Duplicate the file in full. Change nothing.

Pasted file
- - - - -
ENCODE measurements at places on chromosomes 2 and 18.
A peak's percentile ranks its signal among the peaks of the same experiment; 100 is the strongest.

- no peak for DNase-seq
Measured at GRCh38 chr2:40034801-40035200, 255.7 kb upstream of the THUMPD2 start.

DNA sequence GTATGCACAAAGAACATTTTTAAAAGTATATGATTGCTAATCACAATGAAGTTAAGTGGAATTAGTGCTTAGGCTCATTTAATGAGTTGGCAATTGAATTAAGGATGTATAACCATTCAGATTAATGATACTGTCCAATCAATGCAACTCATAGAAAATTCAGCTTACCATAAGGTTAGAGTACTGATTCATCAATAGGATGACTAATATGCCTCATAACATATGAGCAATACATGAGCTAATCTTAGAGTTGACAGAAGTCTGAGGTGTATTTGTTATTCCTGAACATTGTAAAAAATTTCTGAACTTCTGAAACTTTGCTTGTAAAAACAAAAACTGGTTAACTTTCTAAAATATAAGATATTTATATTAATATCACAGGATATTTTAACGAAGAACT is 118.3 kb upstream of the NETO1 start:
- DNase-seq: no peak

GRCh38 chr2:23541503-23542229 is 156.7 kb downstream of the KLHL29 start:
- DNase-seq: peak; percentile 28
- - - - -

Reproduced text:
ENCODE measurements at places on chromosomes 2 and 18.
A peak's percentile ranks its signal among the peaks of the same experiment; 100 is the strongest.

- no peak for DNase-seq
Measured at GRCh38 chr2:40034801-40035200, 255.7 kb upstream of the THUMPD2 start.

DNA sequence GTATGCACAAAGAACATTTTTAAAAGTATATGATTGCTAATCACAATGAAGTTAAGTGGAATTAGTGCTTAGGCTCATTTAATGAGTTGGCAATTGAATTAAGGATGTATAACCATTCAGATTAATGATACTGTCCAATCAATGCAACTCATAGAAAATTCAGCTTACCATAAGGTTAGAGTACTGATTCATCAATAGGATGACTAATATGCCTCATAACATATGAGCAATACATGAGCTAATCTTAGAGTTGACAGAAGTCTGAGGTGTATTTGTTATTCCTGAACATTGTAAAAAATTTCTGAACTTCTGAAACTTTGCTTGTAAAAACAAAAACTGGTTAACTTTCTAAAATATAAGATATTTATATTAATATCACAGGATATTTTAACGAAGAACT is 118.3 kb upstream of the NETO1 start:
- DNase-seq: no peak

GRCh38 chr2:23541503-23542229 is 156.7 kb downstream of the KLHL29 start:
- DNase-seq: peak; percentile 28